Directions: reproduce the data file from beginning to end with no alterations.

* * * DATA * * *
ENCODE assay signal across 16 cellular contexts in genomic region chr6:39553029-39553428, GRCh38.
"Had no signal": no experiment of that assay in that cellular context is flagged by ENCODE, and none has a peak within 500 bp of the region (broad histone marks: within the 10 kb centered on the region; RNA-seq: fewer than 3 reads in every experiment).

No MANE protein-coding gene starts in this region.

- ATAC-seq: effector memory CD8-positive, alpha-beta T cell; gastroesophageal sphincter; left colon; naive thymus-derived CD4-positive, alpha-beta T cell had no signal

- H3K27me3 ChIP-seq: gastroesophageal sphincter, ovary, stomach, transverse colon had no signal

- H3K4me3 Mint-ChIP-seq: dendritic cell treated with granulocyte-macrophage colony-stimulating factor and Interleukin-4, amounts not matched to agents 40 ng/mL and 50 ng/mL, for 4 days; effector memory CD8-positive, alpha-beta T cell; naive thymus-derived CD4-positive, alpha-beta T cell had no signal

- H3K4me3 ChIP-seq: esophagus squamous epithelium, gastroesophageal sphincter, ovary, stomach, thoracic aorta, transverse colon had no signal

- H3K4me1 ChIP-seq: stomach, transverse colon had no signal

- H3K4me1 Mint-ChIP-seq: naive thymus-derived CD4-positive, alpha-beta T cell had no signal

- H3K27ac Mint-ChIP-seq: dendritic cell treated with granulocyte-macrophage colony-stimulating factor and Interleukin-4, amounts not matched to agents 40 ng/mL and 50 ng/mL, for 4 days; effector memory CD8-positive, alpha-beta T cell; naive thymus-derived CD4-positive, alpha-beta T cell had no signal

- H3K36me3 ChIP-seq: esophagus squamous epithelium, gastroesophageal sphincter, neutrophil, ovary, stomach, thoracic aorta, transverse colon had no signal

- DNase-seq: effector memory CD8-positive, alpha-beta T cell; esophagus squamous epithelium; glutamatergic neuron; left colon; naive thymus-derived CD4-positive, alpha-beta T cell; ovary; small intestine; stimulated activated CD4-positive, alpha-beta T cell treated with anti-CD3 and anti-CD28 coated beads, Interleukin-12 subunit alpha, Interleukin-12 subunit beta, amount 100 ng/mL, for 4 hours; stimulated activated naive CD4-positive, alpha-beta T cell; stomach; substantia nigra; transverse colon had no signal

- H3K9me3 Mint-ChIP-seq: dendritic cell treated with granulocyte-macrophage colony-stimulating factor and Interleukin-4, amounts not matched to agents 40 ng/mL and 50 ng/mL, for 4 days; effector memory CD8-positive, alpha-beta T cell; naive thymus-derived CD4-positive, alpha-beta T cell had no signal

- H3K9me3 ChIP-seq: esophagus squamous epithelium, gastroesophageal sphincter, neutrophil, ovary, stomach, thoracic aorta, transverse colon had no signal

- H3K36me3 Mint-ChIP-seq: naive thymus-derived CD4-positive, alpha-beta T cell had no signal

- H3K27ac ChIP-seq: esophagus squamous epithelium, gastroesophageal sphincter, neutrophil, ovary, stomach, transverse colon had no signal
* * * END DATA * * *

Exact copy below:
ENCODE assay signal across 16 cellular contexts in genomic region chr6:39553029-39553428, GRCh38.
"Had no signal": no experiment of that assay in that cellular context is flagged by ENCODE, and none has a peak within 500 bp of the region (broad histone marks: within the 10 kb centered on the region; RNA-seq: fewer than 3 reads in every experiment).

No MANE protein-coding gene starts in this region.

- ATAC-seq: effector memory CD8-positive, alpha-beta T cell; gastroesophageal sphincter; left colon; naive thymus-derived CD4-positive, alpha-beta T cell had no signal

- H3K27me3 ChIP-seq: gastroesophageal sphincter, ovary, stomach, transverse colon had no signal

- H3K4me3 Mint-ChIP-seq: dendritic cell treated with granulocyte-macrophage colony-stimulating factor and Interleukin-4, amounts not matched to agents 40 ng/mL and 50 ng/mL, for 4 days; effector memory CD8-positive, alpha-beta T cell; naive thymus-derived CD4-positive, alpha-beta T cell had no signal

- H3K4me3 ChIP-seq: esophagus squamous epithelium, gastroesophageal sphincter, ovary, stomach, thoracic aorta, transverse colon had no signal

- H3K4me1 ChIP-seq: stomach, transverse colon had no signal

- H3K4me1 Mint-ChIP-seq: naive thymus-derived CD4-positive, alpha-beta T cell had no signal

- H3K27ac Mint-ChIP-seq: dendritic cell treated with granulocyte-macrophage colony-stimulating factor and Interleukin-4, amounts not matched to agents 40 ng/mL and 50 ng/mL, for 4 days; effector memory CD8-positive, alpha-beta T cell; naive thymus-derived CD4-positive, alpha-beta T cell had no signal

- H3K36me3 ChIP-seq: esophagus squamous epithelium, gastroesophageal sphincter, neutrophil, ovary, stomach, thoracic aorta, transverse colon had no signal

- DNase-seq: effector memory CD8-positive, alpha-beta T cell; esophagus squamous epithelium; glutamatergic neuron; left colon; naive thymus-derived CD4-positive, alpha-beta T cell; ovary; small intestine; stimulated activated CD4-positive, alpha-beta T cell treated with anti-CD3 and anti-CD28 coated beads, Interleukin-12 subunit alpha, Interleukin-12 subunit beta, amount 100 ng/mL, for 4 hours; stimulated activated naive CD4-positive, alpha-beta T cell; stomach; substantia nigra; transverse colon had no signal

- H3K9me3 Mint-ChIP-seq: dendritic cell treated with granulocyte-macrophage colony-stimulating factor and Interleukin-4, amounts not matched to agents 40 ng/mL and 50 ng/mL, for 4 days; effector memory CD8-positive, alpha-beta T cell; naive thymus-derived CD4-positive, alpha-beta T cell had no signal

- H3K9me3 ChIP-seq: esophagus squamous epithelium, gastroesophageal sphincter, neutrophil, ovary, stomach, thoracic aorta, transverse colon had no signal

- H3K36me3 Mint-ChIP-seq: naive thymus-derived CD4-positive, alpha-beta T cell had no signal

- H3K27ac ChIP-seq: esophagus squamous epithelium, gastroesophageal sphincter, neutrophil, ovary, stomach, transverse colon had no signal